Citizen’s Platform against new tax burden in FY22

Staff Correspondent

10 May, 2021 12:00 AM printer

Citizen’s Platform for SDGs, Bangladesh has proposed not imposing any new taxes or hiking tax rates in the upcoming budget to help stoke consumption that may help covid recovery.

Instead, it suggested increasing tax collection by improving administrative efficiencies and plugging loopholes and stopping tax evasion and unproductive tax exemptions and rebates, and black money. 

Venting frustration over low tax-GDP ration, it proposed increasing the ration incrementally by 0.5–1.0 percent of GDP annually, reaching at least 15 percent by the end of next 5 years.

 “Despite reinstating of some jobs, different types of unemployment are still high and inequality has increased while consumption has fallen amid the pandemic,” the platform’s convenor Dr Debapriya Bhattacharya said in an online briefing.

 “So, I want to put stress on mid-term recovery plan through the budget. I had also come up with similar proposal earlier, but that only drew flak,” he added.

The next budget must focus on four key areas like stoking consumption, investment, government spending and net exports as an immediate recovery plan, he stressed.  

He proposed for GDP’s 0.5 percent cash transfer food support to people hit hard by the pandemic.

 “Currentcircumstances demand special attention to consumption protection of the poor or low income people and employment promotion at MSME level,” Dr debapriya pointed out.

On expenditure side, Citizen’s platform expressed concern over slide in development expenditure with a spike in non-development expenditure.

It sough GDP’s 0.5 percent incremental annual allocation on health and education sector to raise their share of allocation to GDP’s 3.5 percent and 4.5 percent respectively in nest five years. 

The platform called for formulating a core budget with 2-3 years framework that will incorporate a robust recovery strategy, intregrating recovery efforts with structural transformation needs.

Targeted discretionary support to the “left behind” and “push behind” communities or citizens and use SDG as a framework for poverty frame and aligning with 8FYP (2021-25) is critically important, it said.

It suggested prioritizing concessional foreign finance to improve ADP implementation as well as to keep budget deficit from increasing.

The government needs to create an integrated data base of potential recipients of government supports including social safety nets and to improve the quality of the public expenditures, involvement of stakeholders at different levels are required.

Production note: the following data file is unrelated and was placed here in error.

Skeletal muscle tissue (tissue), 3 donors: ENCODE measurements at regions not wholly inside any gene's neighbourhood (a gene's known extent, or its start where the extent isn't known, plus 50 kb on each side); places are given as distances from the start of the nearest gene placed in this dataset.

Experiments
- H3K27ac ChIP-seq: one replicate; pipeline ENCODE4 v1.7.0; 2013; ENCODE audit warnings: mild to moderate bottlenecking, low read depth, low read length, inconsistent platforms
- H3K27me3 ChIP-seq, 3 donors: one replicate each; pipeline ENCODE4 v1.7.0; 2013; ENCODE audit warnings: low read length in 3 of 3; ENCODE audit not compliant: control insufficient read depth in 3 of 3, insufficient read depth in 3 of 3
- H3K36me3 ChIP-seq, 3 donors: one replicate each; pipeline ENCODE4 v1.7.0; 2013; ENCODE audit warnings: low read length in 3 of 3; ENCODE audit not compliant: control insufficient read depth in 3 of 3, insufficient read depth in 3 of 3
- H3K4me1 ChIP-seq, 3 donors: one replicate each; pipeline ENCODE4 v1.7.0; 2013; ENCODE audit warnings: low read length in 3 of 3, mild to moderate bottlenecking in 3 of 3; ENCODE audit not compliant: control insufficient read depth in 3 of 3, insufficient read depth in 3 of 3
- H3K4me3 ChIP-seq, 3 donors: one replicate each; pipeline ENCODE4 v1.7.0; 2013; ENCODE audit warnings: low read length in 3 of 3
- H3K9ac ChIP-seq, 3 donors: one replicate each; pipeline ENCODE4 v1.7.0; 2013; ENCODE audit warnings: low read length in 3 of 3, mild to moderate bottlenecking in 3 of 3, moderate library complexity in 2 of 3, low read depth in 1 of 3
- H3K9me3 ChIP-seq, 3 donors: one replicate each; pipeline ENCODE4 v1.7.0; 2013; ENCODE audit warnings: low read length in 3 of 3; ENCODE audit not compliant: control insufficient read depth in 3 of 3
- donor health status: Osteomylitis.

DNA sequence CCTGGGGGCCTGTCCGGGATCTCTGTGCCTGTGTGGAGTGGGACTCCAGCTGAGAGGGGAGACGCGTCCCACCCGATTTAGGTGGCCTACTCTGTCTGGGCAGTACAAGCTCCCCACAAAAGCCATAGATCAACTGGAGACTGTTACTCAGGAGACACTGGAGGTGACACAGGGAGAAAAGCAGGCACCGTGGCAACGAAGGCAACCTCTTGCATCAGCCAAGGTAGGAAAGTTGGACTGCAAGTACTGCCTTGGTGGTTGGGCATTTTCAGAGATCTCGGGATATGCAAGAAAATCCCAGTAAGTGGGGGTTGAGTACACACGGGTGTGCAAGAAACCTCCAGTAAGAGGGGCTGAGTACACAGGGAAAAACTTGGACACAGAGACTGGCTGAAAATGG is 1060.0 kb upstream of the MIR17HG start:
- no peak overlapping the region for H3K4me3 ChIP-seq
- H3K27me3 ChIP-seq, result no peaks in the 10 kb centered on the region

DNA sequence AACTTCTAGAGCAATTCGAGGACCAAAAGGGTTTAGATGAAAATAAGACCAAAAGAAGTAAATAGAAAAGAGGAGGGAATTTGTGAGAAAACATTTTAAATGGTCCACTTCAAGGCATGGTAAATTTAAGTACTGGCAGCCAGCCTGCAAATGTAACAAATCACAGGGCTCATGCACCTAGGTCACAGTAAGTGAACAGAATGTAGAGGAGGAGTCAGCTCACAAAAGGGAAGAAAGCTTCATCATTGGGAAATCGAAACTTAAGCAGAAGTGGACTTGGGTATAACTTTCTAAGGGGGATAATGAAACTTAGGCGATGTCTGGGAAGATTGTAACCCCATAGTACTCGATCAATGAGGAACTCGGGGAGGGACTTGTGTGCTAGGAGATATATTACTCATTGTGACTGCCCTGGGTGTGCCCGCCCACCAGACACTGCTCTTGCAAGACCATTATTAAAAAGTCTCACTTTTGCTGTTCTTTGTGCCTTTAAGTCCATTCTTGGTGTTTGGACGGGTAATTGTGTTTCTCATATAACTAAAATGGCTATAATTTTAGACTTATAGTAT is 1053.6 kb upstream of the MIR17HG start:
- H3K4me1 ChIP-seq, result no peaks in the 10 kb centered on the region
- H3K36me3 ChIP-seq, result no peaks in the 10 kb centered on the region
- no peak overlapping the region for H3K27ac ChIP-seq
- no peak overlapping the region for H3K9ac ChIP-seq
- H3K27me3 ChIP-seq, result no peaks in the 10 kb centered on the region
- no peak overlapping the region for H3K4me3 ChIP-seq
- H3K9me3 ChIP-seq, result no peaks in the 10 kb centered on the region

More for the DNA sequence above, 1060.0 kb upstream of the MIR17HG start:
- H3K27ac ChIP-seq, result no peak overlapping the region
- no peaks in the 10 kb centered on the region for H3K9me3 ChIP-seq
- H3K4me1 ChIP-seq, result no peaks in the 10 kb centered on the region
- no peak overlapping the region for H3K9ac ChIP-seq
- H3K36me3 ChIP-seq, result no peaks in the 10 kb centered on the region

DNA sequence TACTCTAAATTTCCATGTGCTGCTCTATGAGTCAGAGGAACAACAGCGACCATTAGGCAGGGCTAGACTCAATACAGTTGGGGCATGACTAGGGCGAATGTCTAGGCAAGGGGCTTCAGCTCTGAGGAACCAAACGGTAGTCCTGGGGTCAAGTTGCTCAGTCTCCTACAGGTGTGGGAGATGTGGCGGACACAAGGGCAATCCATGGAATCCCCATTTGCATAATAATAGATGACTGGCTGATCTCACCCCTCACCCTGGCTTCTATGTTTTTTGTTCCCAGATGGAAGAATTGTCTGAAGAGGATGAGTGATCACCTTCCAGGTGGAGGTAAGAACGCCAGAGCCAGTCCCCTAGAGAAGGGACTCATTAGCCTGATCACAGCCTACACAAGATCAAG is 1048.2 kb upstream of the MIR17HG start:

To have greater fiscal multiplier effect, it needs to push resources to those having a high marginal propensity to consume (e.g., poorer households) and a high marginal propensity to invest (e.g., small entrepreneurs).

Substantive cash transfer to disadvantaged communities or citizens, liquidity flow to MSME, domestic market-oriented manufacturing diversification, post-harvest mechanisation of agriculture, IT-platform based high value service provision etc are some strategic priorities for the FY2021-22 budget.

In Covid related Government support intervention, there were 14 fiscal support (including two food support) and this was less than 20.5 percent of total allocation. 11 hybrid support (subsidy to interest rate) amounting a little above 79.5 percent  of total allocation where 18 are new interventions and 7 were extension of the existing program.

Hybrid support in FY2020-21 includes additional Tk 100 billion in Working Capital loans to affected large industries and service sector. Some packages were announced in one fiscal year, but intesanded to disburse from following fiscal year fully or partly.

The estimated net fiscal support (Net fiscal support excludes fiscal support for agriculture sector and construction of home) is as low as 1.63 per cent and 15.54 per cent of total allocations in FY20 and FY21 respectively. In terms of share of GDP, they are 0.04 per cent and 0.19 per cent respectively.

Citizen’s platform thinks that covid-19 fiscal support was not only low in allocation, but also slower in delivery.

This overwhelming constraint cannot be addressed exclusively through strengthened administrative monitoring. This will need wide-ranging structural and institutional reforms.

 


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